The ratio of men on the waiting list is also increasing. This could be because the ratio of men receiving dialysis has increased; furthermore, this may be because the proportion of women over 70 years of age is higher than that of men. Older dialysis patients might be reluctant to register for transplantation, which may explain why the waiting list registration rate for women is lower than for men. A similar trend was seen in the United States [9]; national data from the United States showed that access to transplantation for women declined with increasing age and comorbidities.
Living donation from females is increasing steadily. Analysis of the donor-recipient relationship among family members showed marked increase in interspousal donation. Donations from husbands to wives and vice versa are increasing; however, donation from wives is over twice that from husbands on average. The development of ABO-incompatible KT (ABOi KT) could have affected the increase in donations from wives. Since ABOi KT was introduced in Korea in 2007, ABOi KT has accounted for over 20% of all LDKT [10]. Because ABOi KT from spousal donors can be considered for ESKD patients whose only potential donor is an ABO-mismatched spouse, ABOi KT increased spousal donation by up to 31.5% in LDKT in Korea [11]. There were more donations from sons than daughters before; however, currently donations from sons are on the decline and those from daughters are increasing. Meanwhile, donations from sisters are higher than those from brothers.
To donate a kidney, one must be in good physical and mental health. Individuals with uncontrolled hypertension, diabetes, malignancy, or acute infections are excluded from donation. The unbalanced ratio between men and women could be attributed to the higher rate of comorbidities among men than among women. Another reason is the higher level of presensitization in women than in men. However, sex discrepancies appear to be multifactorial in nature, and vary depending on both sociocultural and biological determinants. The main reasons for sex disparities could be the higher incidence of kidney disease in men and fear of losing earnings among men [12]. Sociocultural factors such as patriarchy and socioeconomic dependency of women on men within the family may be key contributors to increasing the number of female living donors in developing countries [13]. In the case of Korea, nuclear families and fewer children could also be a factor. It can be hypothesized that in the early 2000s, more men acted as donors; however, recently, owing to reduced number of male donors in the family, females such as daughters and sisters have opted to become donors.
There are several limitations to this study. We obtained dialysis data from the KSN ESKD registry which is collected through an internet program and self-reported by the dialysis center. In 2020, 51.9% of dialysis centers in Korea participated in this registry [14], which means not all dialysis patients were included in the study. In addition, socioeconomic factors or underlying diseases could not be considered in the analysis of sex disparities because these data were not available in the KONOS database. Also, sex disparities in the transition from CKD to end-stage renal disease (ESRD) or ESRD to the waiting list could not be analyzed owing to absence of a relevant national registry. However, this study is meaningful in that it shows patterns in sex disparities over 20 years.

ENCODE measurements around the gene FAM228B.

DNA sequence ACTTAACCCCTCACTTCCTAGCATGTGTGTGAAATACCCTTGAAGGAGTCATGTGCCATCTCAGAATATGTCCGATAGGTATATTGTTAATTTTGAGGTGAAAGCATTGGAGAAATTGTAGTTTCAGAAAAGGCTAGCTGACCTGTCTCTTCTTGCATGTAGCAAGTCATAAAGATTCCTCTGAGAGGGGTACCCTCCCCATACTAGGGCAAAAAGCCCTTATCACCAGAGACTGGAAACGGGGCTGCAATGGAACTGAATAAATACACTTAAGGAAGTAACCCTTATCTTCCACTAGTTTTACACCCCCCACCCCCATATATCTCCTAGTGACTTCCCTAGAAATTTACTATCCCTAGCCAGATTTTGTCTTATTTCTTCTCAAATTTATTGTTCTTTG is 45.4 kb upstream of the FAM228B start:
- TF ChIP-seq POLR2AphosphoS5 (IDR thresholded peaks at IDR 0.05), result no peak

We use the term ‘sex disparity’ rather than ‘sex inequity.’ Disparity implies a difference of some kind, whereas inequity implies unfairness and injustice. It is obvious that there is a disparity with regard to sex for women in transplantation; however, we could not establish whether there is sex inequity in transplantation because we could not consider socioeconomic factors in this analysis.
In summary, although there was a decreasing trend in the proportion of females on dialysis, on the waiting list, and receiving DDKT over the past 20 years, the proportion of females among LDKT donors is increasing. The underlying influencing factors, especially socioeconomic and biological factors in Korea, should be elucidated to ensure equal access to KT for both sexes.


Conflicts of interest

All authors have no conflicts of interest to declare.

Data sharing statement

The data presented in this study are available on request from the corresponding author.

Authors’ contributions

Conceptualization: MH, YHK

Data curation: YYC, CA

Formal analysis: JCJ

Writing–original draft: MH, YYC

Writing–review & editing: CA, JCJ, YHK

All authors read and approved the final manuscript.

Supplementary Materials

Supplementary data are available at Kidney Research and Clinical Practice online (

Figure 1.

The female proportion of incident dialysis and new registration to the waiting list.

(A) Number of incident dialysis patients by sex, (B) female proportion of new dialysis patients, (C) number of new waiting list registrations by sex, and (D) female proportion of new registrations to the waiting list.
Figure 2.

The female proportion of KT recipients and donors over 20 years.

(A) Female proportion of living donors, (B) donor-recipient relationship in living donor KT, (C) female proportion of living donor KT recipients, and (D) female proportion of deceased donor KT recipients.
F, female; M, male; KT, kidney transplantation.
Figure 3.

Kaplan-Meier curves of the patient chance of transplantation while listed according to sex.

Figure 4.

Summary flow chart about sex disparities in dialysis, waiting list registration, and transplantation.

(A) From 2001 to 2005. (B) From 2016 to 2020.
DDKT, deceased donor kidney transplantation; F, female; KT, kidney transplantation; LDKT, living donor kidney transplantation; M, male.